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    Richard Julian:

    Slow New York

    Tue, 24 Jan 2006 16:55:10

    Album Reviews: Slow New York by Richard Julian

    Richard Julian is one of those guys who's always this close to writing a great song. At his best, his prickly New York folk-rock bristles with wit and intelligence, but at his worst, he's capable of the kind of preciousness that would make James Taylor cringe. Too often, he veers between these two extremes within the same song, undermining his own brilliance with labored rhyme schemes and unconvincing stabs at soulfulness.

    Julian continues to fall prey to these weaknesses on his latest, Slow New York, which is especially unfortunate because it's the best-sounding album he's ever recorded. This is thanks partly to Julian's own increasingly assured vocals and guitar work, but also thanks in no small part to sympathetic production and outstanding support from the likes of Nashville producer/bassist Brad Jones and that doyen of the New York music scene, Norah Jones, who co-produced half the album and turns in teasingly understated backing vocals on a few tracks. Where Julian's previous albums came on brash and blaring, Slow New York's charms sneak up on you, with much the same smoky blend of jazz, folk, country and soft rock that made Norah Jones' own albums such huge crossover hits.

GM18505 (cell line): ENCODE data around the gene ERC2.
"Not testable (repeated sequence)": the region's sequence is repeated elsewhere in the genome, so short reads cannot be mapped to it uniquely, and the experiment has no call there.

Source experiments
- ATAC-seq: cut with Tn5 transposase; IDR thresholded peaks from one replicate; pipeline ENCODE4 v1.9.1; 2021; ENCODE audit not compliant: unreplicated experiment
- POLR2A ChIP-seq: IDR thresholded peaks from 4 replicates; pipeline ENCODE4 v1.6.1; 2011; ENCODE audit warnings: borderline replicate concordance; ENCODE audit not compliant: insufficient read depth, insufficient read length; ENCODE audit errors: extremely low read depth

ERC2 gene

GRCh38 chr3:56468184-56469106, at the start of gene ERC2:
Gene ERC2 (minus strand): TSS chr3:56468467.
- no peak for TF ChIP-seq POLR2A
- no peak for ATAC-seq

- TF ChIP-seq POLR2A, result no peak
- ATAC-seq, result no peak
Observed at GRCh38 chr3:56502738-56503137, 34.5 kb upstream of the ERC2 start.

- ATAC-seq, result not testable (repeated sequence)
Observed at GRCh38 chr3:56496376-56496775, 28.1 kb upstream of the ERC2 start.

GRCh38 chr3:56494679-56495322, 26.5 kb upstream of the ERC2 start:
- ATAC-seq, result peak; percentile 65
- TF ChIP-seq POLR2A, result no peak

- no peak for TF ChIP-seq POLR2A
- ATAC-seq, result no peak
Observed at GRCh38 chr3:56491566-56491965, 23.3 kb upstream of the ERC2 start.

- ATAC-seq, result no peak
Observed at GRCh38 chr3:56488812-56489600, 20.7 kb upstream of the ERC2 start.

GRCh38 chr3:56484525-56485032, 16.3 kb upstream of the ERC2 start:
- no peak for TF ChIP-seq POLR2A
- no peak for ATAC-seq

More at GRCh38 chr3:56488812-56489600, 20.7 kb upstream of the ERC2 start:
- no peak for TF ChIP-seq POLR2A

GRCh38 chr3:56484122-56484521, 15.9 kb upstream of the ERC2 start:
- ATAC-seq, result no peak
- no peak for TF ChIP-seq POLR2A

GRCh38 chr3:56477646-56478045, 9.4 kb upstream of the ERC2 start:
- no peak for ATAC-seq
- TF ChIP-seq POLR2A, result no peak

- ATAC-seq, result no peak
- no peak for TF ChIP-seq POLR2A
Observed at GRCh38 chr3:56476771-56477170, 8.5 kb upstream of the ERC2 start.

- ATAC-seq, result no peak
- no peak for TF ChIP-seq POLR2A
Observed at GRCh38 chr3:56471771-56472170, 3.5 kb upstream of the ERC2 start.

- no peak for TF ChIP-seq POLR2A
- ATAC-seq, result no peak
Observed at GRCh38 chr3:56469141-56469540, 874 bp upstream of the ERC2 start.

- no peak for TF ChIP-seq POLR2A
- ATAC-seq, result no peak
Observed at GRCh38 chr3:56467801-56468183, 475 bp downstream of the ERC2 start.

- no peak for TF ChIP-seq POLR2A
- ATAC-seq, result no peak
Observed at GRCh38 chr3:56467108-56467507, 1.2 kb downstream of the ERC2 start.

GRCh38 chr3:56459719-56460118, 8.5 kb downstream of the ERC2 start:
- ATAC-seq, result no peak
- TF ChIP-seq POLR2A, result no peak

The song best-suited to this approach is "Photograph," and it's a quiet stunner, with a haunting acoustic guitar hook, subtle strings, and lyrics that rely more on astute observation and insight than on clever use of a rhyming dictionary. (For an example of the latter, try "Don't Wait Up": "Staring out at the church/At the pigeons perched/In the eaves/Wondering what might have been/Had I not fallen in/With thieves.") Other standout tracks strain a little against the album's restrained production but nonetheless manage to shine: "If a Heart Breaks," with its slow New Orleans boogie of a rhythm, and "On Your Own," which gives the album a nicely hymn-like coda.

    In between these highlights, Slow New York offers up its fair share of small pleasures and throwaway ditties ("End of the Line," a song about an irate store customer, being the most obvious example). It's par for the course for Richard Julian, who still sounds like he has a great album in him, even if he hasn't quite produced one yet. -- Andy Hermann

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